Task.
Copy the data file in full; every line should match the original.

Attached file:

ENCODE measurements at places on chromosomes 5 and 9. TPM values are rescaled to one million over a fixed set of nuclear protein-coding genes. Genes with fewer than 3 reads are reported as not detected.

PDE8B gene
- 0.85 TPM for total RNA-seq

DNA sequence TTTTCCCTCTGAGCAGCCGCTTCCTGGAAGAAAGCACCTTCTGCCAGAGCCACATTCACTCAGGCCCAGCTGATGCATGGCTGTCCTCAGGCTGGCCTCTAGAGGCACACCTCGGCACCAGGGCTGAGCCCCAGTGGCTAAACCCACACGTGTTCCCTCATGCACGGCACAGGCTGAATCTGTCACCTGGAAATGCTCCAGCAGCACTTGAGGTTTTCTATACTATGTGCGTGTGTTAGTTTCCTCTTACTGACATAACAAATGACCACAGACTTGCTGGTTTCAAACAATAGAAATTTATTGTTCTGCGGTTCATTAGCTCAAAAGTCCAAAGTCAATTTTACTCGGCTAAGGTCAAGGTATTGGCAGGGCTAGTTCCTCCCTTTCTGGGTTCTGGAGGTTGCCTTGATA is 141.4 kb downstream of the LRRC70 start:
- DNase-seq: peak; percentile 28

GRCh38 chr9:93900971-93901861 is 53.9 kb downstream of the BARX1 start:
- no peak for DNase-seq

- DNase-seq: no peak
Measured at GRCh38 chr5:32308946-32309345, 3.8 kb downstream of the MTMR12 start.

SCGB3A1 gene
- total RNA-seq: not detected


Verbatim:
ENCODE measurements at places on chromosomes 5 and 9. TPM values are rescaled to one million over a fixed set of nuclear protein-coding genes. Genes with fewer than 3 reads are reported as not detected.

PDE8B gene
- 0.85 TPM for total RNA-seq

DNA sequence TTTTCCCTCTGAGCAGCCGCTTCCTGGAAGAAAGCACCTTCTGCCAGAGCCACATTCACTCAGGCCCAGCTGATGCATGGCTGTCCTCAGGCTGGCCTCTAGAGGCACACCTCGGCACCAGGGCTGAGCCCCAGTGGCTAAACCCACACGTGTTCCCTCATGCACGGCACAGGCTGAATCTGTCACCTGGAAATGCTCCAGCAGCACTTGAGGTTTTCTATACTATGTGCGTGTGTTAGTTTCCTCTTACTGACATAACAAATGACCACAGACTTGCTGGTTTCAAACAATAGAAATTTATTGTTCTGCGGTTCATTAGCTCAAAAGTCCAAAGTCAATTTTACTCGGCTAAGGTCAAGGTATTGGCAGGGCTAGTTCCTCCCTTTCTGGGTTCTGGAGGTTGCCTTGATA is 141.4 kb downstream of the LRRC70 start:
- DNase-seq: peak; percentile 28

GRCh38 chr9:93900971-93901861 is 53.9 kb downstream of the BARX1 start:
- no peak for DNase-seq

- DNase-seq: no peak
Measured at GRCh38 chr5:32308946-32309345, 3.8 kb downstream of the MTMR12 start.

SCGB3A1 gene
- total RNA-seq: not detected